President Mark McCoy upheld the tradition of hosting the annual Passover Seder at his house Monday night. More than 50 students, faculty, staff, and their families attended the Jewish banquet, catered by Bon Appétit.
Passover, a seven-day observance in the Jewish faith, centers around the story in the Torah that depicts how Jewish people were freed from slavery by the Romans in Egypt and then moved to their homeland of Israel. According to Jewish teachings, the banquet is held as a symbol of freedom and prosperity, as well as to remind people that many in the world are still not free.
“I say it every year that this year it is more important than ever that we remember that, and this year I really do feel like it is so important that we remember that we have to bring freedom to the rest of the world,” said Rabbi Mark Covitz, assistant director of spiritual life.
Covitz, along with students, faculty members and their children, led the Seder, which consisted of prayers, songs, stories and, of course, feasting. While most who attended the Seder were of the Jewish faith, anyone is welcome to participate in the Seder. Per the event’s tradition, no one who wishes to join the banquet is to be turned away.
Because the banquet is meant to teach Jewish children the story of their ancestors’ escape from Egypt, the Seder often contains elements that are meant to entertain. In this year’s event, Covitz invited all children to participate in the Afikoman. Afikoman is a game in which a broken piece of matzah, an unleavened flatbread and the staple food of the Passover diet, is hidden and whoever finds it wins a prize. He also told jokes told throughout the evening and conducted a series of magic tricks.
One of the biggest elements of Passover that spans the whole week-long holiday is the abstinence from eating leavened foods, meaning bread and grains that rise when cooked. The reason for this observance, according to Jewish tradition, is that the Jews fled Egypt in such a hurry that their bread did not have time to rise.
But matzah is impossible to find in Greencastle.
“There are some stores in Indy that do a really good job of [stocking products that are kosher for Passover.] Not many. Here in Greencastle, there aren’t any,” Covitz said. “I went to the Kroger just to see if I could pick up some matzah. It wasn’t just that they didn’t have it. They didn’t know the word I was saying… It was very surprising to me that a national grocery store, that the employees didn’t know what I was talking about.”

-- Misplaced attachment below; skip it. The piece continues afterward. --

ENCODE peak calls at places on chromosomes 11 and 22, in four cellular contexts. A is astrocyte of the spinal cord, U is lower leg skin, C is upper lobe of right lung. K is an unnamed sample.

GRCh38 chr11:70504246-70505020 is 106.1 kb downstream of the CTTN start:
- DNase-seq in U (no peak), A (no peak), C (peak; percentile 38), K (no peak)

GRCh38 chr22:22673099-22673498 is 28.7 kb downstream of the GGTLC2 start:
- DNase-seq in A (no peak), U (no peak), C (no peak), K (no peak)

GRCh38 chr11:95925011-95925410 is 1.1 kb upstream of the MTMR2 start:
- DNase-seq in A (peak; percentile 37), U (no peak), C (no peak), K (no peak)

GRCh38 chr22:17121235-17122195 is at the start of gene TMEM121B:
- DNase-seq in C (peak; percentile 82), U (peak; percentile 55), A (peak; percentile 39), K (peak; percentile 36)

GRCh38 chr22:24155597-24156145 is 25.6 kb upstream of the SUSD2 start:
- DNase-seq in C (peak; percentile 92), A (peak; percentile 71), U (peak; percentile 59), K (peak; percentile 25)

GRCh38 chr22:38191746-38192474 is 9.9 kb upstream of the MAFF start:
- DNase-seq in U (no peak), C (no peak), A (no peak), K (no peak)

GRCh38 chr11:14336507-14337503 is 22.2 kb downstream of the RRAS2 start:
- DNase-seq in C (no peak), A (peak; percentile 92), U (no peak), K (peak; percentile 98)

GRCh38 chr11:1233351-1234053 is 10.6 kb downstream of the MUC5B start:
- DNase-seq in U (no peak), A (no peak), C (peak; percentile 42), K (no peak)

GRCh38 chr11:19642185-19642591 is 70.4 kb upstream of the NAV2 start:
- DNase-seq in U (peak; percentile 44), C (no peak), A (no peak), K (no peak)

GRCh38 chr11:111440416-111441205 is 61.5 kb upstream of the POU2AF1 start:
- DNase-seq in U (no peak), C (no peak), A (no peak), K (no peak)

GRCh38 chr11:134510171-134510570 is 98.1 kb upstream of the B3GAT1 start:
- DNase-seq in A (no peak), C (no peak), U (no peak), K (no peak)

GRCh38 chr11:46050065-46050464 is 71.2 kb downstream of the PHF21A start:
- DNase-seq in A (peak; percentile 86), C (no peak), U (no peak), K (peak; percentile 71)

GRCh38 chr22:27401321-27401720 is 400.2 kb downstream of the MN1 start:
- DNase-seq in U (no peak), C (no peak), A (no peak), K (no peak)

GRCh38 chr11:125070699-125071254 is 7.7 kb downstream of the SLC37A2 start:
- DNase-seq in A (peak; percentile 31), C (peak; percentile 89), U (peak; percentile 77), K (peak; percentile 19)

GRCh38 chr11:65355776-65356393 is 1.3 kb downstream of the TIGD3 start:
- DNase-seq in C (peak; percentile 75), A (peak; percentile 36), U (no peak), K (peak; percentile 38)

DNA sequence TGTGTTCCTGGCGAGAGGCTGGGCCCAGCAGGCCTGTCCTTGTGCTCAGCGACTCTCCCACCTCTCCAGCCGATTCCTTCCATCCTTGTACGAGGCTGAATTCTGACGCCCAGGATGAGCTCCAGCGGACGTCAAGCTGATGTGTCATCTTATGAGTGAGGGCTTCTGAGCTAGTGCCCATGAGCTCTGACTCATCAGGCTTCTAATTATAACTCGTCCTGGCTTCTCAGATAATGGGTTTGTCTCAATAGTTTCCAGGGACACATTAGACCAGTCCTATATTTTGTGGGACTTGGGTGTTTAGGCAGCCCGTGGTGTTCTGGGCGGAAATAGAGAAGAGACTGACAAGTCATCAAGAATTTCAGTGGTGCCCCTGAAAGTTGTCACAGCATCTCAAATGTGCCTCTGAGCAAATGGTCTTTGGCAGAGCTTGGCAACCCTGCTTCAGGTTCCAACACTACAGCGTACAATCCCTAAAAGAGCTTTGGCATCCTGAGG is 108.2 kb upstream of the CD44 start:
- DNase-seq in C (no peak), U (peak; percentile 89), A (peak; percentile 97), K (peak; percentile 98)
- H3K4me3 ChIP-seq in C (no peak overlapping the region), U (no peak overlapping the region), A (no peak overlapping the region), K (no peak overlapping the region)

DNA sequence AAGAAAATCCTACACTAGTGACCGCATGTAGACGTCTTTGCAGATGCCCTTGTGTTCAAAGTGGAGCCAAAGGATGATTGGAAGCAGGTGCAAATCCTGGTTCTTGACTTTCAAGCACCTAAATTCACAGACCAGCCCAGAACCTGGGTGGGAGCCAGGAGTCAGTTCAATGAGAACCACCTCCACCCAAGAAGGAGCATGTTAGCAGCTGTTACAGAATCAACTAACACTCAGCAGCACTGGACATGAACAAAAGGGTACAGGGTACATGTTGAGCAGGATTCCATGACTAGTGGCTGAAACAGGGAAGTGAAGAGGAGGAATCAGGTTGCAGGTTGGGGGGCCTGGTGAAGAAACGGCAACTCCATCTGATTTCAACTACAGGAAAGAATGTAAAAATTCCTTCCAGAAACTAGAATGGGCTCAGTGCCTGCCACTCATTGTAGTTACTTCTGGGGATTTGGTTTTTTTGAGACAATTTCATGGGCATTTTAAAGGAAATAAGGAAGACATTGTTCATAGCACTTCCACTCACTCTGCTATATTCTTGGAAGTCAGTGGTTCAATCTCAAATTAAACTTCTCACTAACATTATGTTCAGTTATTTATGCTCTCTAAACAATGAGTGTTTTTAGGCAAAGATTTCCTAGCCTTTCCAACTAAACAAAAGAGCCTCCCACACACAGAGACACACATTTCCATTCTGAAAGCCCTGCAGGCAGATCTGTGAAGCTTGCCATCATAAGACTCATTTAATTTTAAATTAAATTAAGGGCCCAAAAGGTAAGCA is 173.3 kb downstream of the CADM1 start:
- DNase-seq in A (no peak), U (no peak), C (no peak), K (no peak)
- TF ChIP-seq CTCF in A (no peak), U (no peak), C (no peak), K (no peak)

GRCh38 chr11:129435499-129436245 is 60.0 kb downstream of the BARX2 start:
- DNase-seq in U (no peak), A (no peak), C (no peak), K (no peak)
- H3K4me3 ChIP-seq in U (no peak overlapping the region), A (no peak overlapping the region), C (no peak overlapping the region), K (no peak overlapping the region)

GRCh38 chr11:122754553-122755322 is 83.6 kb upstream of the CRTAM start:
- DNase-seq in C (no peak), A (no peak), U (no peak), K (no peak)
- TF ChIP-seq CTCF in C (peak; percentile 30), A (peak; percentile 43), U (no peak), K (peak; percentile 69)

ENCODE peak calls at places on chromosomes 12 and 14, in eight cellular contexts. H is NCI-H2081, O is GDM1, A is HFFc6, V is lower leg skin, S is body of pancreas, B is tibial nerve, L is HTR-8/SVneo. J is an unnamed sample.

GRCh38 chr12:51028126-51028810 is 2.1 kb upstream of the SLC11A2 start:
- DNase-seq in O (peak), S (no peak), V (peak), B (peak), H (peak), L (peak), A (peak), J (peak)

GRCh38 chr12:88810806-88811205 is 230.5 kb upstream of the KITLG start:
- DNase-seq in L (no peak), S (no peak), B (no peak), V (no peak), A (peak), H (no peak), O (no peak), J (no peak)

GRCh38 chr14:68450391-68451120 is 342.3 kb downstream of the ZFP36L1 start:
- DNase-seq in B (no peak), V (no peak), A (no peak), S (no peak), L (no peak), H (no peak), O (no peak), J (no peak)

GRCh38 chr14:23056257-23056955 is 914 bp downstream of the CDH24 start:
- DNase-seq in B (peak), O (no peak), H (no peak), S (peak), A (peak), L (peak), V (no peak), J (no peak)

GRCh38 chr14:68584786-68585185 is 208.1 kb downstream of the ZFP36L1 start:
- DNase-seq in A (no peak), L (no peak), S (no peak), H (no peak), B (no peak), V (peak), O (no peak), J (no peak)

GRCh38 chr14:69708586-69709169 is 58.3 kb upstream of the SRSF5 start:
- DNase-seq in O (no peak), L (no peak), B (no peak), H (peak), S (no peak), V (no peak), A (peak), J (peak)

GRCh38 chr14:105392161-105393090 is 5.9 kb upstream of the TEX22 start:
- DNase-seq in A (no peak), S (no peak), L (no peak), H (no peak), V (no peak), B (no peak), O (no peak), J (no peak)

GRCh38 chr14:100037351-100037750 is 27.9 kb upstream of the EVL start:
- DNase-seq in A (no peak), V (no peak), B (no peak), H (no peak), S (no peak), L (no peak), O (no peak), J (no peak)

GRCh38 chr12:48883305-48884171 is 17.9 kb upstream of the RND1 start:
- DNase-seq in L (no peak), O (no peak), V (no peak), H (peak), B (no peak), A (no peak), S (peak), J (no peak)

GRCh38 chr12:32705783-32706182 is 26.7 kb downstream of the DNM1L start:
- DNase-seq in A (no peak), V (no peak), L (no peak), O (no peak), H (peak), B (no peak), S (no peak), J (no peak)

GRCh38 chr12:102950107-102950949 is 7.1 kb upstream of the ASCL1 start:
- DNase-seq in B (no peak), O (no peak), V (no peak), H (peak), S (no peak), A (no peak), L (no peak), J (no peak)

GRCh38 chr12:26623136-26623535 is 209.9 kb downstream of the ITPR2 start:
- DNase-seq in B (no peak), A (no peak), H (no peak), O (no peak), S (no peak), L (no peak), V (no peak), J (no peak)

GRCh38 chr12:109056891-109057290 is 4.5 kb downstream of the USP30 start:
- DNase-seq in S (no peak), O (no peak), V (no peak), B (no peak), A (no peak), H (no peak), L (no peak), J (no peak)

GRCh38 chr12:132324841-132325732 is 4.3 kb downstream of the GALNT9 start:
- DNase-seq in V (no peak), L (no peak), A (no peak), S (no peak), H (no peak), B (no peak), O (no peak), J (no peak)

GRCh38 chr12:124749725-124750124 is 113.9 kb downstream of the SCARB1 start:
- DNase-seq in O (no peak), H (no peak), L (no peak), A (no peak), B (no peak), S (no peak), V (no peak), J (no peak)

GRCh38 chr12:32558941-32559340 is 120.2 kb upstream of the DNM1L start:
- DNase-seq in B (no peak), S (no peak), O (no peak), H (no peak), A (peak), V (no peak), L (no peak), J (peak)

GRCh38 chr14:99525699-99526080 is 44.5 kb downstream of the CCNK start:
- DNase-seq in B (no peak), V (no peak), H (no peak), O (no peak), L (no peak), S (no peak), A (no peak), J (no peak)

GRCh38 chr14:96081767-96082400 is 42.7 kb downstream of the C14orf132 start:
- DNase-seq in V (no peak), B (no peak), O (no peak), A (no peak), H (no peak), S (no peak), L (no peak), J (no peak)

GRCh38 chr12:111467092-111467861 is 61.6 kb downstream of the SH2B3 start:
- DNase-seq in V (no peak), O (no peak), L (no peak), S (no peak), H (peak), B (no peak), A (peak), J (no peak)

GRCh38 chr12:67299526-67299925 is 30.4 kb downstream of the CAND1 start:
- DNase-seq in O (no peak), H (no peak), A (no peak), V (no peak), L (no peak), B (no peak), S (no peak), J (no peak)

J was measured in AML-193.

But, Covitz said, because of the small Jewish population in Greencastle, it makes sense that stocking kosher products would not be good business.
“Our Jewish community in Greencastle really consists of our Hillel. We serve as the synagogue for everyone else in the community,” Covitz said. “It would not be in their best interest to stock their shelves with Passover goods. I have to remember they are a business and that would be a losing proposition for them, so while it is frustrating, it’s understandable.”
Sophomore year Libby Kaiser enjoyed her first Seder experience at DePauw. She even volunteered to read a passage during the ceremonies, despite the fact that she is only half Jewish.
“My dad is Jewish and my mom is Catholic, but my mom still comes to my grandma’s house when she hosts Seder, and I really appreciate the aspect of Passover that accepts everyone and focuses not only on remembering the hardships of the Jewish people, but remembering that those hardships are happening to people in the world right now,” Kaiser said.
Even though President McCoy and his family are not Jewish, he loves the tradition of University presidents hosting the Seder to support the Jewish community at DePauw and in Greencastle.
“This is one our favorite nights of the year,” President McCoy said. “We love it for our family. It’s great to be a part of a large family and do an event like this. We had a great time.”
This is not the first time President McCoy has hosted the Seder. His family hosted the event last year, after the announcement of his presidency was made, but before he was sworn in.
“For our Jewish students and family and friends and faculty members and staff members,” President McCoy said, “It’s great that we have a home that we can all come together in and to celebrate this great, great evening.”